Waiting for Superman Analysis

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Waiting for Superman is moving to say the least. Despite the criticisms of some education policy reformers like Kevin G. Welner and Richard D. Kahlenberg, director Davis Guggenheim engages the viewer with the personal experiences of charismatic driven students and their struggling parents, who go to great lengths to try and give their children the best education they can. Perhaps the most moving storylines is that of Anthony, a student in Washington DC. Anthony is raised by his grandmother after losing his father to drug addiction (Guggenheim 0:5:00). As an applicant for the lottery into The Seed School, the first urban public boarding school and another option other than his low performing district school, Anthony is asked by the interviewers why he wants to get into the school. Despite his young age Anthony poignantly responds, “I want to go to college and get an education… because if I have kids I don’t want kids to be in this environment…I want my kids to have better than what I had.” (Guggenheim 1:21:45).

For a young person to already have the awareness that education has the power to change his life and future in such a big way is touching. However, when you contrast it against the tremendous hurdles Anthony will face in obtaining the quality education he desires it becomes heartbreaking. The most powerful scene in the movie builds off of this interview, and shows when Anthony is ultimately admitted into the boarding school and hangs a picture of his father next to his bed (Guggenheim 1:45:25). In this scene Guggenheim suggests to viewers that this educational opportunity will be what separates Anthony from his father, and that it will give Anthony the opportunity to be the type of father he spoke of wanting to be.

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(Guggenheim 1:42:50)

Despite the emotional power of the film, Waiting for Superman, does have its share of critics. One critique comes from education reformer Kevin G. Welner, and author of The Dirty Dozen: How Charter Schools Influence Student Enrollment. In a post published on a Washington Post blog, Mr. Welner describes what he views as the shortcomings of the film. Welner alleges that the film does not expose the economic problems affecting the communities of many of the students and families featured in the documentary, and especially the issue of wealth distribution, which he says the film Inside Job does a much better job of  describing. Mr. Welner argues that Guggenheim should have, “explored these issues instead of bashing unions and promoting charters” (Welner). He also states that had the film explained the persisting economic problems present for families like Anthony’s, viewers would have a better understanding of the full scope of persisting inequality, “moviegoers might have walked away understanding a great deal about why the families it profiled and so many similar families across America face a bleak educational future” (Welner). Welner, who in his own work is critical of the practices employed by some charter schools, believes that Waiting for Superman does not show the “structural inequality” experienced by many of the families in the film, and further more that the charter schools championed by the film are not the solution to this problem because they promote deregulation and privatization (Welner).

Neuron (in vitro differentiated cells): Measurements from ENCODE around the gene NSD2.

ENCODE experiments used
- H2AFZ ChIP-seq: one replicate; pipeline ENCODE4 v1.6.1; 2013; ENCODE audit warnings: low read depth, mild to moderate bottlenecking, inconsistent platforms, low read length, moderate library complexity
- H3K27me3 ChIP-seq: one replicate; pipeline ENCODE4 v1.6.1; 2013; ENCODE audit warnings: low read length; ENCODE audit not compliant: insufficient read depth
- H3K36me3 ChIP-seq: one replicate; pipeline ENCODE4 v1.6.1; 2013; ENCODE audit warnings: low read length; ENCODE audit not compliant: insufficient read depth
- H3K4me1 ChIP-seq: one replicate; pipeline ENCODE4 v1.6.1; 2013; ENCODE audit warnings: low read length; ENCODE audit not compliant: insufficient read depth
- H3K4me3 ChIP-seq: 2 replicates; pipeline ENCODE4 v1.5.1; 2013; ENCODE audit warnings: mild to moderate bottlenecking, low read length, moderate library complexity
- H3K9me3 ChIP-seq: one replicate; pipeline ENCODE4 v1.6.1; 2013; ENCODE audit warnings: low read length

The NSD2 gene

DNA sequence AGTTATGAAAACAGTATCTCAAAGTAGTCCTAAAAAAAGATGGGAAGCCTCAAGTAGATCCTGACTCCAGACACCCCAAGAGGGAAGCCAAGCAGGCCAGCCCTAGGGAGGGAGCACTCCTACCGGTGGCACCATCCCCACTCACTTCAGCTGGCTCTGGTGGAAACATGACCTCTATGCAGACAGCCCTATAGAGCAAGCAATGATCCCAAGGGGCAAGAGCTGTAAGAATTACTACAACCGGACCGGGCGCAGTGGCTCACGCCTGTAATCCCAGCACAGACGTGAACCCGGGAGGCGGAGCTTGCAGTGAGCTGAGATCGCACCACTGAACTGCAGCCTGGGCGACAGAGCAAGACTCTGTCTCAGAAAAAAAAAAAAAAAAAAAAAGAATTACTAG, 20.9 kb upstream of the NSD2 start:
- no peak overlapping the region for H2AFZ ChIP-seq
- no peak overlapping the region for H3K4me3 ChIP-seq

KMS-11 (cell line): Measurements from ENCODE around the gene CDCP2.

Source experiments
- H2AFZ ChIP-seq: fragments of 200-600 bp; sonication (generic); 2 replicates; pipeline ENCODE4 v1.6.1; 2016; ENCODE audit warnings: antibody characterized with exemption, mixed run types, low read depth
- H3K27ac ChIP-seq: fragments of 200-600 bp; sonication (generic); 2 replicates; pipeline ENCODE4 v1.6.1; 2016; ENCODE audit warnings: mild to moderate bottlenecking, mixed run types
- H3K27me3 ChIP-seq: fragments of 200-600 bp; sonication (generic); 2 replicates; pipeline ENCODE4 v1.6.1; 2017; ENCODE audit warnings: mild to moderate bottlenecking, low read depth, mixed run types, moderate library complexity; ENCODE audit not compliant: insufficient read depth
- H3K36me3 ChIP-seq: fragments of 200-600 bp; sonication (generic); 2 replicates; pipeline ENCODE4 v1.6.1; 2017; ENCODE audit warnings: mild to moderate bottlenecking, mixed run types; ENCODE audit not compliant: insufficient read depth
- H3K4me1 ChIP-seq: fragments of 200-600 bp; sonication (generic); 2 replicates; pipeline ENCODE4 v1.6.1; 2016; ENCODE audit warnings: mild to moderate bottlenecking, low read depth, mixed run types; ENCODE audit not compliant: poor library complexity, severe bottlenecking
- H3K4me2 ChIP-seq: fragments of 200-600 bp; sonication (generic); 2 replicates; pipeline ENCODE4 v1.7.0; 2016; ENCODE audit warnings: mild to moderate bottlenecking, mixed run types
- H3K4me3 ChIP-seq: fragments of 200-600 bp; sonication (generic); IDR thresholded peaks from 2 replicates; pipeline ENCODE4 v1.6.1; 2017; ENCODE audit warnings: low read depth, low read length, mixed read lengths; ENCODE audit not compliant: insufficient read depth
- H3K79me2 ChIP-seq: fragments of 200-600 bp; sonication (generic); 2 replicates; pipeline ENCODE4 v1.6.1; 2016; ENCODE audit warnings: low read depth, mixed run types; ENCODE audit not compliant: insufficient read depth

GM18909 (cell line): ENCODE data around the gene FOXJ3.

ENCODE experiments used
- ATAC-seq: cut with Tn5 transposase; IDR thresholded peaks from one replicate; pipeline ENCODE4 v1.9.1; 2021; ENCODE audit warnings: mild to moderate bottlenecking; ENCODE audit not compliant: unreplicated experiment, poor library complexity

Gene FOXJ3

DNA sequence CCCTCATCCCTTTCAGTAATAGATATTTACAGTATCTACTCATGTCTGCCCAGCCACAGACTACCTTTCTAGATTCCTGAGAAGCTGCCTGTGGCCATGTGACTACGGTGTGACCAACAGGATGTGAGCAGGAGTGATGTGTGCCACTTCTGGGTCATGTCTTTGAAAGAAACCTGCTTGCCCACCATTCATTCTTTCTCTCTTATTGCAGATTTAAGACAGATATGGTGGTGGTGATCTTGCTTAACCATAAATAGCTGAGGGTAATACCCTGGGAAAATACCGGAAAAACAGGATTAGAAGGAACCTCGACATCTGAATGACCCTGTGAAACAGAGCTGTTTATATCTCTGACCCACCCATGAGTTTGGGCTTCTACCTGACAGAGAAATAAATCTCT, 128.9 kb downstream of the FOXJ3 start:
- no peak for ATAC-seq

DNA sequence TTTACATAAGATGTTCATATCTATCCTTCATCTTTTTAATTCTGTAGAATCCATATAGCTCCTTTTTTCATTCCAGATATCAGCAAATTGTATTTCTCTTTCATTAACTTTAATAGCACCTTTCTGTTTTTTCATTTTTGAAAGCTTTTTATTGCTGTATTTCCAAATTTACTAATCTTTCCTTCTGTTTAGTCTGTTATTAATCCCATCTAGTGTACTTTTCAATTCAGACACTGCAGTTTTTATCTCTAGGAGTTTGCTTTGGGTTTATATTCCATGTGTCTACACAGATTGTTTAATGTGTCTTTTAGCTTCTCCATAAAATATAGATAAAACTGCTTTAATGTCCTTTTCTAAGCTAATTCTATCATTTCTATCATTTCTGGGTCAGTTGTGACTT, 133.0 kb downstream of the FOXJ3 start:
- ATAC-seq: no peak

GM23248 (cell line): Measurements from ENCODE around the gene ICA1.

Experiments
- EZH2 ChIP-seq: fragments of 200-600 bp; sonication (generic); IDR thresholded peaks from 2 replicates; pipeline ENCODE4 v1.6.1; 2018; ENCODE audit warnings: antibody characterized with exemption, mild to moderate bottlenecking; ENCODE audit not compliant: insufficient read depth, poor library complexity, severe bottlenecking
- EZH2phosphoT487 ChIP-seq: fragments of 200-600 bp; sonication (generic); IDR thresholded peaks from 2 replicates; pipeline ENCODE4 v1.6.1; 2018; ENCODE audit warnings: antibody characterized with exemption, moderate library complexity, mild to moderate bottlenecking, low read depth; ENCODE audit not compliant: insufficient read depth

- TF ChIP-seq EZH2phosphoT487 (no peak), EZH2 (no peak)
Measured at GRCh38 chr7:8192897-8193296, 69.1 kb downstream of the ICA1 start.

Richard D. Kahlenberg, coauthor of Smarter Charter is also critical of the movie, especially for its harsh depiction of teachers unions and collective bargaining. Mr. Kahlenberg argues that the film’s vilification of the union as being opposed to the interests of students, “While many divide the world between teachers’ unions and reformers, the truth is that unions have long advocated a number of genuine reforms—inside and outside the classroom—that can have a sustained impact on reducing the achievement gap” (Kahlenberg 17). Kahlenberg joins Welner in saying that issues of poverty cannot be overlooked when determining solutions to educational problems (Kahlenberg 17).


Guggenheim, Davis. Waiting for “Superman.” 2010. Film.

Kahlenberg, Richard D. “Bipartisan, but Unfounded: The Assault on Teachers’ Unions.” American Educator 35.4 (2012): 14-18.             http://www.aft.org/sites/default/files/periodicals/Kahlenberg_0.pdf.

Welner, Kevin G. “Why ‘Inside Job’ bests ‘Waiting for Superman’ on school reform.” The    Answer Sheet. Valerie Strauss. The Washington Post, 16 June 2011. Web. 14 April 2016.   http://voices.washingtonpost.com/answer-sheet/school-         turnaroundsreform/why-waiting-for-superman-shoul.html.